March 3, 2014
By Dan Namowitz
Less than year after it dropped by Sun 'n Fun in Lakeland, Fla., on a flight from Italy to Brazil, the updated version of Vulcanair’s high-winged, twin-engine model VR P68R has become available to buyers in the U.S., as has a turboprop variant, announced the manufacturer.
In February the FAA validated several design changes for the Lycoming-powered VR P68R, and for the latest version of the A-VIATOR AP68TP-600, a nonpressurized turboprop powered by two Rolls-Royce 250 engines of 328 shaft horsepower each.
The VR P68R—suited to a role as a utility player thanks to its ample visibility both ahead and below—is powered by two 200-horsepower Lycoming IO-360 engines that can utilize the aircraft’s 177-gallon fuel load to provide 10 hours of endurance, the company said.
The most significant change is the aircraft’s addition of retractable landing gear, which boosts cruise speeds about 15 knots over previous fixed-gear iterations. The twin now includes a larger baggage compartment to serve the occupants of the four-seat passenger cabin, which can be arranged club-style if desired.
In April 2013 AOPA reported that the aircraft viewed at Sun ’n Fun carried a Garmin G950 panel and numerous interior and other enhancements, and came with a list price of $985,000. Previous models included Sagem avionics.
Vulcanair hopes to interest private operators and flight schools in the aircraft, emphasizing its roominess and sturdiness as a training platform.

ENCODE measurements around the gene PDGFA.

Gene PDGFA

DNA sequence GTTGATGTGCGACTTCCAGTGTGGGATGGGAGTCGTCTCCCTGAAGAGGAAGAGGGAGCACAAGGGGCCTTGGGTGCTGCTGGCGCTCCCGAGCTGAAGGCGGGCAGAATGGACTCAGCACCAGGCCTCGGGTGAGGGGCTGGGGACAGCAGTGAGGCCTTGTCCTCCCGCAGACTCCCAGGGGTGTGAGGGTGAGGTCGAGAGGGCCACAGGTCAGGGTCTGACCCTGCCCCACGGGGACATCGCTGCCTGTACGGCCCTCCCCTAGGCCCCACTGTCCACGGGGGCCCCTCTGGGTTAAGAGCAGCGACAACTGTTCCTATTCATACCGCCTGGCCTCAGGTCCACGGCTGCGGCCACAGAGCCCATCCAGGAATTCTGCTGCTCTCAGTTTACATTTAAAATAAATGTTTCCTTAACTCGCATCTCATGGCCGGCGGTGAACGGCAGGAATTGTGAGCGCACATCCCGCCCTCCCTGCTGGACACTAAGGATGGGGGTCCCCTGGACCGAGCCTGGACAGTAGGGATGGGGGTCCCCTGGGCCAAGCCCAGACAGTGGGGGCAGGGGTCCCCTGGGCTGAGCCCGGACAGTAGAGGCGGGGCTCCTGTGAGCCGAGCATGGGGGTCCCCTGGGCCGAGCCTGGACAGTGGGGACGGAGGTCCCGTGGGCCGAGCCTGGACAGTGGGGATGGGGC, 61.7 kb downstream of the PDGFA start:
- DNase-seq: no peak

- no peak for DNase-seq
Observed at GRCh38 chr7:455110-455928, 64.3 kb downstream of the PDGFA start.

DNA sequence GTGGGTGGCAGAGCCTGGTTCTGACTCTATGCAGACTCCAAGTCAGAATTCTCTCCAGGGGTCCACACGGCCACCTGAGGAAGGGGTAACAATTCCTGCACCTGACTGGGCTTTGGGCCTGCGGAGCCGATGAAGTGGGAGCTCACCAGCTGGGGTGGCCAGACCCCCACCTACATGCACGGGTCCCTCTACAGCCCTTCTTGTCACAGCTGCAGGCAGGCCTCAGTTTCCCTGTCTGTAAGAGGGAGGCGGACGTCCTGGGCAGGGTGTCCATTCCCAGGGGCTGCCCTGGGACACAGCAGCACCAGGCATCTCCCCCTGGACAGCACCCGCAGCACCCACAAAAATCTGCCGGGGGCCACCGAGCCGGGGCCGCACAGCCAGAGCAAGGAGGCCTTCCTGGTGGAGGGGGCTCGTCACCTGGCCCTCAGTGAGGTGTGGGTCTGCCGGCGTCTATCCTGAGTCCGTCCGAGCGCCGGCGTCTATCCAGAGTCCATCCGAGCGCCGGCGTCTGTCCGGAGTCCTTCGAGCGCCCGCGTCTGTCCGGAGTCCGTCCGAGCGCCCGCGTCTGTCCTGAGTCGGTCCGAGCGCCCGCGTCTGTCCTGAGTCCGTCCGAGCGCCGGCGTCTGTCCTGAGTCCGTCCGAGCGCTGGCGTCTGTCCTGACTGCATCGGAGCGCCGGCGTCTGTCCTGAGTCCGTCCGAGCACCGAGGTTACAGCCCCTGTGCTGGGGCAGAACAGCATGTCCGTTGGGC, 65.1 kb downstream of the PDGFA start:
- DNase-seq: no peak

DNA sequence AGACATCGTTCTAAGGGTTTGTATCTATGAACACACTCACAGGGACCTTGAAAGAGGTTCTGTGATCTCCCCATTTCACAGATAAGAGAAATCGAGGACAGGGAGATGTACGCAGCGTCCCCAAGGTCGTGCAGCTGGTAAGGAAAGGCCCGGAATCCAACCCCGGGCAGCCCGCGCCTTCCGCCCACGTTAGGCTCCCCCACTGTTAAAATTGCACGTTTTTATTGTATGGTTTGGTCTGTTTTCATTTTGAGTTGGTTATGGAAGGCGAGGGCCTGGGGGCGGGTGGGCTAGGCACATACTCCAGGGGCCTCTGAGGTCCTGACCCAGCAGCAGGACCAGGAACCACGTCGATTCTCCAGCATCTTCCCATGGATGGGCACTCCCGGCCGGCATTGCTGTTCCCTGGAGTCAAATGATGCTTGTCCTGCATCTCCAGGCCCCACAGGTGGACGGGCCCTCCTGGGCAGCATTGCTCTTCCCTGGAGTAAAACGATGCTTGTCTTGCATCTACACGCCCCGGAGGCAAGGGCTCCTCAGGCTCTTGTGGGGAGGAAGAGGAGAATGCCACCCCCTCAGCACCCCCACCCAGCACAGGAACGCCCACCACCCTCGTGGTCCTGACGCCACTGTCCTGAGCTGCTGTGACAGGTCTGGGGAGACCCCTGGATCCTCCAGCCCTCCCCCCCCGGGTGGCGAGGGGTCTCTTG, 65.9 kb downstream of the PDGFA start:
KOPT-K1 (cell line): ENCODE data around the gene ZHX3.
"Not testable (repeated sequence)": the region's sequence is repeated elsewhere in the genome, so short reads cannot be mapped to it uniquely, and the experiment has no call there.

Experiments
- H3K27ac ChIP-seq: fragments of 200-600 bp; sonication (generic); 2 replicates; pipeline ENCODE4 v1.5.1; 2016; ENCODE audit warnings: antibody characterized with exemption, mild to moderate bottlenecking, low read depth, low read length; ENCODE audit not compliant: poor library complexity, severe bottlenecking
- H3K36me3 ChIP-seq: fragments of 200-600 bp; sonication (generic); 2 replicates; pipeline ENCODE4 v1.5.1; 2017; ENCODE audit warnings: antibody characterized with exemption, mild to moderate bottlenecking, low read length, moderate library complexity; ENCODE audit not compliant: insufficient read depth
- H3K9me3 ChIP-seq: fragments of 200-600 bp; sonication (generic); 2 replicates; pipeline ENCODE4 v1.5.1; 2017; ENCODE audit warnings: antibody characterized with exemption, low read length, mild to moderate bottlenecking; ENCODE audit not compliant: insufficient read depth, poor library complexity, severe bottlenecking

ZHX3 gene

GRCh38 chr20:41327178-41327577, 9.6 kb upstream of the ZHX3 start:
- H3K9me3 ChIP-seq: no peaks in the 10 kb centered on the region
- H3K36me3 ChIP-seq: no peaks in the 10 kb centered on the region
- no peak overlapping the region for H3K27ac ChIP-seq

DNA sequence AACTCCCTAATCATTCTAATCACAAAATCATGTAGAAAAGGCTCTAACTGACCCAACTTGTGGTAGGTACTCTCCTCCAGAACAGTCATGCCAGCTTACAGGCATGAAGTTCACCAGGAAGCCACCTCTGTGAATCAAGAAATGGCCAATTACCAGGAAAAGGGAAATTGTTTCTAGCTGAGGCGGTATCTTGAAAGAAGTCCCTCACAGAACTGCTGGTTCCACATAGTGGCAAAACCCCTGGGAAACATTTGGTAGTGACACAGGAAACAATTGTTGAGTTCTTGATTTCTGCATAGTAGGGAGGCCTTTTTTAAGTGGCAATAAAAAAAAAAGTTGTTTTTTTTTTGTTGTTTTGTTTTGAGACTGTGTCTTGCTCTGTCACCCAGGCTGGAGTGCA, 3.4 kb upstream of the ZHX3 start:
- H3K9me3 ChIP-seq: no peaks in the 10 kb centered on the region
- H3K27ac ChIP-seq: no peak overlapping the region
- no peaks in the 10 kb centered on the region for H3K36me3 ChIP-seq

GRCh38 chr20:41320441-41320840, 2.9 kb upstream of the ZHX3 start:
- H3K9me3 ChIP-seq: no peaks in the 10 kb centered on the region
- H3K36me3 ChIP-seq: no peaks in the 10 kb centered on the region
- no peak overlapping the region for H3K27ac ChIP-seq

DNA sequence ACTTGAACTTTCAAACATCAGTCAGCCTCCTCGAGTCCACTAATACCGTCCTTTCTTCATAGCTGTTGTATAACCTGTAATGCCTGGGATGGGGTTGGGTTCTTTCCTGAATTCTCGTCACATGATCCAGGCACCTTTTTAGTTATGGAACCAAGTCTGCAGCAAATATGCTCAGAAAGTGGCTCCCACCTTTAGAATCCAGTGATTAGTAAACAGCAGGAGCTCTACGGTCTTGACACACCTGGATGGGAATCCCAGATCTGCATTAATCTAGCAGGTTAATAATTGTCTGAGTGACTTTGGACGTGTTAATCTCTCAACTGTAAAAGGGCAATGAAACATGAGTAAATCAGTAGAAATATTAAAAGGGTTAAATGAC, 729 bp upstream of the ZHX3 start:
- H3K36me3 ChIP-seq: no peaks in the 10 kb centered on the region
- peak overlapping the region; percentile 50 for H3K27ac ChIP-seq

2013’s delivery flight to Brazil, during which the aircraft flew over Italy, France, England, Iceland, Greenland, the U.S., and the Caribbean, and encountered a wide array of weather conditions, showcased the aircraft to a broad audience, Vulcanair said.
For the turbine-powered AP68TP-600, Vulcanair claims better speed (200 knots) than most single-engine utility turboprops, but with a similar price, and—at a fuel burn of 249 pounds of fuel per hour—lower total fuel consumption.
Offered in several versions from 11-seat transport to surveillance and maritime patroller, and with engines optimized for flight below 20,000 feet, the twin turboprop "maintains the easy to fly qualities of the P68 Series aircraft."
"At Vulcanair we are pleased to be finally able to offer these excellent aircraft to our U.S. customers and friends," said Vulcanair co-founder and CEO Remo De Feo. "We believe that the two new variants will bring some fresh air to their two segments of the market in which there have not been any new certified aircraft offerings available in a while."
Dan Namowitz is an aviation writer and flight instructor. He has been a pilot since 1985 and an instructor since 1990.
Aircraft Power and Fuel
As the cold weather chills AOPA’s Headquarters in Frederick, many of us are inside generating new resources for flying clubs.
In my house, every Friday night is “Movie Night.” While the movies are rarely educational (I don’t think I learned anything from the Lego Movie), we look forward to the weekly opportunity to spend time together. Why not use the same concept for your Flying Club (with the addition of education, of course)?
The Aircraft Spotlight feature looks at an airplane type and evaluates it across six areas of particular interest to flying clubs and their members: Operating Cost, Maintenance, Insurability, Training, Cross-Country, and Fun Factor.
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